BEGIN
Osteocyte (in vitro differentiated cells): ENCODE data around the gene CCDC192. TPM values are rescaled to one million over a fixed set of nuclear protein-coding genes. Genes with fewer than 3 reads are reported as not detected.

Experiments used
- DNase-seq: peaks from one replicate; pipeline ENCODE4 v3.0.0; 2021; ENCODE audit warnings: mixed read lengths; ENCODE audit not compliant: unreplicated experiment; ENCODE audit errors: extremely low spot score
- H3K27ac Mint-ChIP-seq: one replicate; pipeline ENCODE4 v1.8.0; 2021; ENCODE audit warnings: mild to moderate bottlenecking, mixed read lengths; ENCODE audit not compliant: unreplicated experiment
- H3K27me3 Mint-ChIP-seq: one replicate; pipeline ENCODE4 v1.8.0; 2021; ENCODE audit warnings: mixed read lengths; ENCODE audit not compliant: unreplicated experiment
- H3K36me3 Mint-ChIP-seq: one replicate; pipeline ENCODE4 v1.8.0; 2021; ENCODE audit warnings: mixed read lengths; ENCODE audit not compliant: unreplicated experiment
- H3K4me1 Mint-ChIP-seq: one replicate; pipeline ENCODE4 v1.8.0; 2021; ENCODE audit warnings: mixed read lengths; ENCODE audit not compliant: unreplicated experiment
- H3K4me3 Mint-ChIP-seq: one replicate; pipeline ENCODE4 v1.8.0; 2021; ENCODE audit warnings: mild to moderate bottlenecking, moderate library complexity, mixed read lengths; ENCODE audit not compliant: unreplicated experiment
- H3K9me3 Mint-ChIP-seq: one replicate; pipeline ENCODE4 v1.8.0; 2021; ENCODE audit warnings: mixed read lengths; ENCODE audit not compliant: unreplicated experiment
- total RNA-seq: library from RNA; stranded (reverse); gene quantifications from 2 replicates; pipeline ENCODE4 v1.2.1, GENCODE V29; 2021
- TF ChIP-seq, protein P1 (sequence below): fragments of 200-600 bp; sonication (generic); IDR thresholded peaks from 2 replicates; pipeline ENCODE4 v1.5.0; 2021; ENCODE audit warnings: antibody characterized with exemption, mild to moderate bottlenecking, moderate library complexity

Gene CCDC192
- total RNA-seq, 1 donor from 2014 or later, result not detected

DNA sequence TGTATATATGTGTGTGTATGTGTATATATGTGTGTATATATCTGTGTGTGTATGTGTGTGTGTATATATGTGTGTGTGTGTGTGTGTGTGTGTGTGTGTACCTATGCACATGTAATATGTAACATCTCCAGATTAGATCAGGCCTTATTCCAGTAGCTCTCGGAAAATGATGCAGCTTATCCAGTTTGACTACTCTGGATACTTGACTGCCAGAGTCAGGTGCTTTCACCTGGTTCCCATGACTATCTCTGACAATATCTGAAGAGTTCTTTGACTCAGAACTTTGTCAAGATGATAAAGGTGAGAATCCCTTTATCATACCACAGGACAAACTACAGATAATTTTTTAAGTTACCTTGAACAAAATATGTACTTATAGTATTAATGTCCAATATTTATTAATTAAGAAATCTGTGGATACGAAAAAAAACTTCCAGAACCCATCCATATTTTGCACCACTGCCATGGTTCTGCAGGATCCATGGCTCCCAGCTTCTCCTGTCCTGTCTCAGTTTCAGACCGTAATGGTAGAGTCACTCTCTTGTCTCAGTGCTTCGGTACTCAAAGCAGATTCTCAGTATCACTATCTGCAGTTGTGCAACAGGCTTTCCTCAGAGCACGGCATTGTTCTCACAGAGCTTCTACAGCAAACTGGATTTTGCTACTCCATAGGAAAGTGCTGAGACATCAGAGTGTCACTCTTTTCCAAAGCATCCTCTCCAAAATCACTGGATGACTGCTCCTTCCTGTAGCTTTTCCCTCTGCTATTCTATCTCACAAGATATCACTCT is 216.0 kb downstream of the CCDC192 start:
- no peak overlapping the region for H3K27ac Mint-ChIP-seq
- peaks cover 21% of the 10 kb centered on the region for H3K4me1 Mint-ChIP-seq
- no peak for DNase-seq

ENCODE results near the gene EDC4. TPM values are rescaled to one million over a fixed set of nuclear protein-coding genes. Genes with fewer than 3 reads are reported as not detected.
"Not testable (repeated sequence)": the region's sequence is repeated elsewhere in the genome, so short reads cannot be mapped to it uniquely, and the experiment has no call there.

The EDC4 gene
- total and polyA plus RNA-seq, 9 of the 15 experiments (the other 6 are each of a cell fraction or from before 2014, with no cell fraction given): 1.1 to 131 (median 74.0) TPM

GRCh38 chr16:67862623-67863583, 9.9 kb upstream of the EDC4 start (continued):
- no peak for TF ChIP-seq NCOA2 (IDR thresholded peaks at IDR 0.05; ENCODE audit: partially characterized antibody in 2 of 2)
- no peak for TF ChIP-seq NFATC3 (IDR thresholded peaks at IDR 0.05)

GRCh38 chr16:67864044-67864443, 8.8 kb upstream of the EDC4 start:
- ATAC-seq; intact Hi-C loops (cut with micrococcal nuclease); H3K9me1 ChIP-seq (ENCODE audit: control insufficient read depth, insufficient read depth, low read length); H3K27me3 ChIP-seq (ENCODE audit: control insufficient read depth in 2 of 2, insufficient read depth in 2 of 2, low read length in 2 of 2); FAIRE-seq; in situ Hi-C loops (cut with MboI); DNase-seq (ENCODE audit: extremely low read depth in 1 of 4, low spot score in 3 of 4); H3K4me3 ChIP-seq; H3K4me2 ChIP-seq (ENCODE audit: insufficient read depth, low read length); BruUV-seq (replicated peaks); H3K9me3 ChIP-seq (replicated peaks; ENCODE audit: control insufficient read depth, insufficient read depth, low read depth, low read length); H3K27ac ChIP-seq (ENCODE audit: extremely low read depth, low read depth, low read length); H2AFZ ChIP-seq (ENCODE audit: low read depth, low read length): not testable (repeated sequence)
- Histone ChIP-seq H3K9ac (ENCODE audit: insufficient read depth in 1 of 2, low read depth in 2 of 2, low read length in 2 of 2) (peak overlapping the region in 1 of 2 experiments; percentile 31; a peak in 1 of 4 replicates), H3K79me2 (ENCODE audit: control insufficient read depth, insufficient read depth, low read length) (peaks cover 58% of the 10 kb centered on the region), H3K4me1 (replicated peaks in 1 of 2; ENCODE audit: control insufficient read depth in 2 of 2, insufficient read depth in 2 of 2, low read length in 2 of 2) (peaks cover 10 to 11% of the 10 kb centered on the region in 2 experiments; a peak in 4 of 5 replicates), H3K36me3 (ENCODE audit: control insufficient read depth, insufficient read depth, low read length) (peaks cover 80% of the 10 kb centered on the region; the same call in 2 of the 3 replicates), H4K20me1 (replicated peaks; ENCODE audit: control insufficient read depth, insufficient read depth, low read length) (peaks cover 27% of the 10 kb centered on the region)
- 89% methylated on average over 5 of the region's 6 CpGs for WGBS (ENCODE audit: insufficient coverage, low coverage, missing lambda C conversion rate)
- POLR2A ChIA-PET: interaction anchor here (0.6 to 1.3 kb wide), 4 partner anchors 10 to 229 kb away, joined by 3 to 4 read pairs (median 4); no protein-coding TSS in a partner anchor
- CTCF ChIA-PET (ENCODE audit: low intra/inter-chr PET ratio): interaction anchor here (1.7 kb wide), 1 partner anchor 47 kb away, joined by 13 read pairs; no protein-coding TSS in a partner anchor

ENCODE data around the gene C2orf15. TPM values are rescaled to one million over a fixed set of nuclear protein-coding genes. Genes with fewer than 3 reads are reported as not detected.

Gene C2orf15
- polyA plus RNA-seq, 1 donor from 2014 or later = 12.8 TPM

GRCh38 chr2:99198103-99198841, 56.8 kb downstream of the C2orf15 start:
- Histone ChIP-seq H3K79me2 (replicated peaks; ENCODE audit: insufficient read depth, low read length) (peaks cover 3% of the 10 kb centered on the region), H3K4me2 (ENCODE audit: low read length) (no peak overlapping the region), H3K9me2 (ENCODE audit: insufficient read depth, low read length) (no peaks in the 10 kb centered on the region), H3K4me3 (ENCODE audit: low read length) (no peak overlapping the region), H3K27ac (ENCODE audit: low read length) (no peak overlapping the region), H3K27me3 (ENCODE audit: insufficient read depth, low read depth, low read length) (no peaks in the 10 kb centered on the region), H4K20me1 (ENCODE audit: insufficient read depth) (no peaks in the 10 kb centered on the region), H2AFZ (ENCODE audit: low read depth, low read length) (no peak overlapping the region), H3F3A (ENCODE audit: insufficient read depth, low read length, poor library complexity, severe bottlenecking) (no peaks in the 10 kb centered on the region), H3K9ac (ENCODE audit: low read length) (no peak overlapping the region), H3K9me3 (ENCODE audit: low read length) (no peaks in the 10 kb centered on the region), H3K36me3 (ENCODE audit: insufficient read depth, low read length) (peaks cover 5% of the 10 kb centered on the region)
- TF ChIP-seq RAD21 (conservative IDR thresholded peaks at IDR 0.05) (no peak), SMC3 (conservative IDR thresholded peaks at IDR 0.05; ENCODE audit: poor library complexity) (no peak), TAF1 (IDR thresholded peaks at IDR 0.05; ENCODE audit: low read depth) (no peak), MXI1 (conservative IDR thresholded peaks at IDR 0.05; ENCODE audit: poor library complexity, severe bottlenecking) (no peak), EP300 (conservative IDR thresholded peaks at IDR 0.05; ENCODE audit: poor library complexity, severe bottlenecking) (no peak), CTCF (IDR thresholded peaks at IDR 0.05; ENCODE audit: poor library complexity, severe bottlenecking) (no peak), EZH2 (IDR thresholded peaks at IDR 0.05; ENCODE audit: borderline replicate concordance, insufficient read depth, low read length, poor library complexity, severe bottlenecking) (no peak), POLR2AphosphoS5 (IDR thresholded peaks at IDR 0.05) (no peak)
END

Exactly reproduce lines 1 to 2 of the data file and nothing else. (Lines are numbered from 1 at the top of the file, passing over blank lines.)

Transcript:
Osteocyte (in vitro differentiated cells): ENCODE data around the gene CCDC192. TPM values are rescaled to one million over a fixed set of nuclear protein-coding genes. Genes with fewer than 3 reads are reported as not detected.

Experiments used